ROM hence we are led to observe and adore the wisdom of God, as it is displayed in his works. We should take notice of their beauty, order, and exactness; and consider that it is he who hath prepared and adorned the heavens, laid the foundations of the earth, set a bound to the sea, and provided sustenance for man and beast. The more attentively we survey the works of God, the more evident and striking marks of wisdom and goodness shall we perceive; and often take up the psalmist's admiration, O Lord, how manifold are thy works! in wisdom hast thou made them all.
2. The noble description here given of the effects of wisdom, should increase our esteem of, and value for it. Wisdom, will lead us to choose the best ends, and to pursue them by the best means, and therefore comprehends the knowledge of our duty, the fear of God and a hatred of evil. This wisdom is the greatest excellency of a rational being. It is to be preferred to gold and rubies, and every thing the heart of man can desire. It brings us substance; what is solid and durable, and will afford us the highest and noblest delight. It directs in the government of kingdoms, churches, and families; discovers the useful arts of life, and especially ennobles, enriches, and sanctifies the soul. It is absolutely necessary for all the sons of men; all their learning and wealth, without this, will only make them so much the more contemptible and miserable. Let us all then, especially those who are in early life, pursue it; for wisdom loves those that love her, and those that seek her early shall find her.
3. How inexcusable and miserable will they be who hate wisdom! Inexcusable, because it is offered them, and the way to possess it is
plainly marked out. Conscience, Providence, ministers, good books, and above all, the scriptures, propose it to our choice, and direct us in the way to attain it. It is easily found by unprejudiced minds; but it must be sought daily and diligently, if we whould come to a thorough knowledge of it, and be well skilled in those excellent arts which it teaches. But if this wisdom be neglected, the soul is wronged, whatever else it enjoys; and death, everlasting death, must be its portion. Hearken then to wisdom, for blessed are they that keep her ways.
This chapter contains a description of wisdom and folly, as persons sending their invitations to mankind; and the different reception of their respective guests. These seem to be detached pieces, which Solomon might write and give to young people about his court, to instruct them in the same thing, by a variety of language and images, according to the manner of the easterns. He here describes wisdom as a princess, making a splendid entertainment for her guests.
ISDOM hath builded her house, she hath hewn out her seven pillars; in allusion to the custom of the castern princes, who entertained their guests in gardens, where pavil2 ions or tents were spread upon a number of pillars: She hath killed her beasts; she hath mingled her wine of various kinds; 8 she hath also furnished her table. She hath sent forth her maidens she crieth upon the highest places of the city, 4 Whoso [is] simple, let him turn in hither; I am willing to receive the weakest and the vilest: [as for] him that wanteth un5 derstanding, she saith to him, Come, eat of my bread, and drink of the wine [which] I have mingled, that is, hear my instructions, and receive my consolations and in order to this, 6 Forsake the foolish, and live; and go in the way of understand. And my first lesson is, that to despise reproof is a most hateful character: He that reproveth a scorner getteth to himself shame, by being disappointed: and he that rebuketh a wicked [man, getteth] himself a blot, by being censured and repreached. Reprove not a scorner, lest he hate thee: rebuke a wise man, 9 and he will love thee. Give [instruction] to a wise [man,] and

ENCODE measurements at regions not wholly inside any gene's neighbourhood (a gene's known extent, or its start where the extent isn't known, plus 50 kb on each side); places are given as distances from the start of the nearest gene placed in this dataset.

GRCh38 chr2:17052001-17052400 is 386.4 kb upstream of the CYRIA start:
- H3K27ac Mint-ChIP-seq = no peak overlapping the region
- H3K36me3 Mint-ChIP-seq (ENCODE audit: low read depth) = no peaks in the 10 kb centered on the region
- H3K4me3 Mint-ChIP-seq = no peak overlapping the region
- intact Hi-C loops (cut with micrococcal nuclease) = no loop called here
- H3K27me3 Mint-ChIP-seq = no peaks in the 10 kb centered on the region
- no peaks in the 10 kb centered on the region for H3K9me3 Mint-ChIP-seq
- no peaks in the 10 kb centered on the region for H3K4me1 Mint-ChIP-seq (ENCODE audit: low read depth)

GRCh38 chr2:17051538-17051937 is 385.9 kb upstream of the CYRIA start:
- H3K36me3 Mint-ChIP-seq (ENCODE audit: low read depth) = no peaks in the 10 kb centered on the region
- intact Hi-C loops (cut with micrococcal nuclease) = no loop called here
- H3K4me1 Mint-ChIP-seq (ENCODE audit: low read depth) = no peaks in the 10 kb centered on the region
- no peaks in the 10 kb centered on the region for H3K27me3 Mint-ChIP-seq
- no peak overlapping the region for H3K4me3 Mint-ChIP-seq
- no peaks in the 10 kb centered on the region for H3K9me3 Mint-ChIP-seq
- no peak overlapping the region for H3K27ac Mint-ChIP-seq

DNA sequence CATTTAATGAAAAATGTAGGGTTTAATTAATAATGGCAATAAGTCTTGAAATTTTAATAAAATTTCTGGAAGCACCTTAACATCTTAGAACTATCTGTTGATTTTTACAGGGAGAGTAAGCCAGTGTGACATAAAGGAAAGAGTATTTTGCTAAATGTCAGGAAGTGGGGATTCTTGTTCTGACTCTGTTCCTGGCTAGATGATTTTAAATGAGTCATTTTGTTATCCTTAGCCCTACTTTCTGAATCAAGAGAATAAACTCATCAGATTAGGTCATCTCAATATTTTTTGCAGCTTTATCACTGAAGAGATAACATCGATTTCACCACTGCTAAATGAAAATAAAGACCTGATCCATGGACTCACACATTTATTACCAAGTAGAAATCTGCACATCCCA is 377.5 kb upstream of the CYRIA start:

he will be yet wiser: teach a just [man,] and he will increase 10 in learning. The fear of the LORD [is] the beginning of wis
dom; and the knowledge of the holy, that is, of holy things, the 11 doctrines and services of religion, [is] understanding. For by
me thy days shall be multiplied, and the years of thy life shall 12 be increased. If thou be wise, thou shalt be wise for thyself:
but [if] thou scornest, thou alone shalt bear [it ;]I shall receive
A circumstance of decorum, as it would have been reckoned an infamous thing in those Countries for a lady to be attended by men servants.
A foolish woman, that is, folly, the contrast of true wisdom, [is] clamorous: [she is] simple, and knoweth nothing; she speaks in a loud, impudent manner, but is perfectly ignorant of God and re14 ligion. For she sitteth at the door of her house, on a seat in the 15 high places of the city, To call passengers who go right on
their ways; who pursue their business, or are going to the place 16 where they might receive instruction: Whoso [is] simple, let him
neither benefit by the one, nor prejudice by the other; it is thine own interest which is solely concerned.
turn in hither; using the same language as wisdom, and urging the great pleasure arising from prohibited gratifications: and [as for] 17 him that wanteth understanding, she saith to him, Stolen
waters, or pleasures, are sweet, and bread [eaten] in secret is 18 pleasant. But to comply with her invitation would be destructive, for he knoweth not that the dead [are] there; [and that] her guests [are] in the depths of hell; not only the bodies of those who had been murdered in their criminal pursuits, or died martyrs to their lusts, but the spirits of the damned come to the entertainment, assembling as it were to seize their prey, and conduct the sinner down to the depths of hell.
E may learn to judge of our own character, by the manner in which we receive reproof. If we hate those who reprove us, blame them, despise them, call them uncharitable, or impertinent, it shows that we are fools and scorners; but if we love a faithful reprover, take his rebuke well, apply our minds to grow wiser by it, and correct the error which he reproves, it is a sure mark of wisdom, and the way to grow better. Let us try ourselves then by this mark, for, v. 12, if thou be vise, thou shalt be wise for thyself; but if thou scornest, thou alone shalt bear it.
2. How desirable is it that young people should make a wise choice! Wisdom and folly, holiness and sin, each address them, and solicit their compliance. O that they would examine the proposals of each, but always remember to take into the account future consequences. Wisdom's address is mild and rational, she proposes your benefit, and only requires you to forsake what will be your destruction. But carnal and criminal pleasures are noisy ani pressing; they promise you much delight in forbidden enjoyments; but the dead are there; and if you are the guests of folly, the entertainment will end in the depths of hell. Thus does Solomon set before them, thus do faithful monitors and friends, set before them life and death, the blessing and the curse; forsake then the foolish and live.